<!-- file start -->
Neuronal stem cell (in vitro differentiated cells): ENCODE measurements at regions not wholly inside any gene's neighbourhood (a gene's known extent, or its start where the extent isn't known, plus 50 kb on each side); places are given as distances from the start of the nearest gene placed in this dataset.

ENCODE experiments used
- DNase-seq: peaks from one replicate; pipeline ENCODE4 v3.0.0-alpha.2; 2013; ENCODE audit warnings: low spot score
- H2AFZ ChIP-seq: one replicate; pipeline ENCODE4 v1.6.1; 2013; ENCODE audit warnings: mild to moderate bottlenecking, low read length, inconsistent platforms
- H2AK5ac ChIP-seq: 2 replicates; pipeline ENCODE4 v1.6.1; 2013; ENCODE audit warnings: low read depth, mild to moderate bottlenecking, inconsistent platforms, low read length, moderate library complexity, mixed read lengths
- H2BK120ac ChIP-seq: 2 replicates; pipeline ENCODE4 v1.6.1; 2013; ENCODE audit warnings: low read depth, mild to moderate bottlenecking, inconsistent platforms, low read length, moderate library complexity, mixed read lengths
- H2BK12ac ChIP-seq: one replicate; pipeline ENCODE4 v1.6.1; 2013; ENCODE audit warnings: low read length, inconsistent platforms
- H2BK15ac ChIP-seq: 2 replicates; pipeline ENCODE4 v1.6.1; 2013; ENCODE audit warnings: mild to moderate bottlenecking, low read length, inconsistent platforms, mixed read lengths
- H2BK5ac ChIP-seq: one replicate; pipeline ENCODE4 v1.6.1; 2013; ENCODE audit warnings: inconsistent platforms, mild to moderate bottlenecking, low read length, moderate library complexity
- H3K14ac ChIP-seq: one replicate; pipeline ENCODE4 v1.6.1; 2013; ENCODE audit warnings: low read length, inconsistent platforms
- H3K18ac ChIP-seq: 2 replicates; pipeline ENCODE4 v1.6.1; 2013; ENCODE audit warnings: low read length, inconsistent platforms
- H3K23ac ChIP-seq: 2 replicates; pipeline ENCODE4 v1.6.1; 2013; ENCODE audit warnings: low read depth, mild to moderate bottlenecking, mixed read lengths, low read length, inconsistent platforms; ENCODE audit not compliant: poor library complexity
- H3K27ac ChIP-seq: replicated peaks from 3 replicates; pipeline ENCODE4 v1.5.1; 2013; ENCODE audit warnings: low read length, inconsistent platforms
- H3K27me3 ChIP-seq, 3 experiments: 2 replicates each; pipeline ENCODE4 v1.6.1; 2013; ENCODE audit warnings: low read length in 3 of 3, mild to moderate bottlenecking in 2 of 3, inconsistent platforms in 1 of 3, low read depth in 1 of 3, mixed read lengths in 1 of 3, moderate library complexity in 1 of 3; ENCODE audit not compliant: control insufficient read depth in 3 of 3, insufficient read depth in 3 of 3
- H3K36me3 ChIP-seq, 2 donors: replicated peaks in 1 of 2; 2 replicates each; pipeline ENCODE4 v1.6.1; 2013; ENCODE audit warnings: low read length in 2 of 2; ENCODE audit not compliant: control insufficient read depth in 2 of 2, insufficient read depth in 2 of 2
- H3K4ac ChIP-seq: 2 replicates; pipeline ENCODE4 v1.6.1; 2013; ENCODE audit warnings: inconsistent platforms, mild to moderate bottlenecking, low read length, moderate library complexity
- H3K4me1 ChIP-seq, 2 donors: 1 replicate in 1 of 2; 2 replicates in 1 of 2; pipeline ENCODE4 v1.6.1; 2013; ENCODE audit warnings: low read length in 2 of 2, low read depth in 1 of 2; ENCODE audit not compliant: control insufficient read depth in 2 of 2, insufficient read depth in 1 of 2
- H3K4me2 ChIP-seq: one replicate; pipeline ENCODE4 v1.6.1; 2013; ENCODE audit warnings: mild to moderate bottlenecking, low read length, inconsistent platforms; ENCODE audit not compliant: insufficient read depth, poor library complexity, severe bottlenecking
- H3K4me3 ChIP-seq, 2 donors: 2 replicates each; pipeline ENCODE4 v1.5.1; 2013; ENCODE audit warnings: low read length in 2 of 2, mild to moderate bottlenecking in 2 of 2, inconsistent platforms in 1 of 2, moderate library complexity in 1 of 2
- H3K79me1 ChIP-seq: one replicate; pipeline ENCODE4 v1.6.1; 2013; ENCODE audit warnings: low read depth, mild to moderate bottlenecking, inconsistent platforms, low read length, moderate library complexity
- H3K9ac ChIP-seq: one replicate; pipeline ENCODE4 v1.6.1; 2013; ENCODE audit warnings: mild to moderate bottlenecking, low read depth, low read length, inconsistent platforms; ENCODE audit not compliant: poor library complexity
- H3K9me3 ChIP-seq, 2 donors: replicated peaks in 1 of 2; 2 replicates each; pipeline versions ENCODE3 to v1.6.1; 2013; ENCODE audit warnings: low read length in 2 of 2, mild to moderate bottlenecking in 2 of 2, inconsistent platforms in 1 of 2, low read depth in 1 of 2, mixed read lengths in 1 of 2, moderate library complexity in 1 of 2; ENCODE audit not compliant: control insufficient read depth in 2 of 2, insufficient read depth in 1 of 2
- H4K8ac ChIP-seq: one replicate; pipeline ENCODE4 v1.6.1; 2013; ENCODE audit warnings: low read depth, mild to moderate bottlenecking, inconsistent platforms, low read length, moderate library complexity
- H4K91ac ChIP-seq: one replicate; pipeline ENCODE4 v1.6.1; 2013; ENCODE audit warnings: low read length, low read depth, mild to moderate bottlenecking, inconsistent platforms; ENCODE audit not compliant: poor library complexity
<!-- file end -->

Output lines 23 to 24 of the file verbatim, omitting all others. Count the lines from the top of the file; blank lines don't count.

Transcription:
- H4K8ac ChIP-seq: one replicate; pipeline ENCODE4 v1.6.1; 2013; ENCODE audit warnings: low read depth, mild to moderate bottlenecking, inconsistent platforms, low read length, moderate library complexity
- H4K91ac ChIP-seq: one replicate; pipeline ENCODE4 v1.6.1; 2013; ENCODE audit warnings: low read length, low read depth, mild to moderate bottlenecking, inconsistent platforms; ENCODE audit not compliant: poor library complexity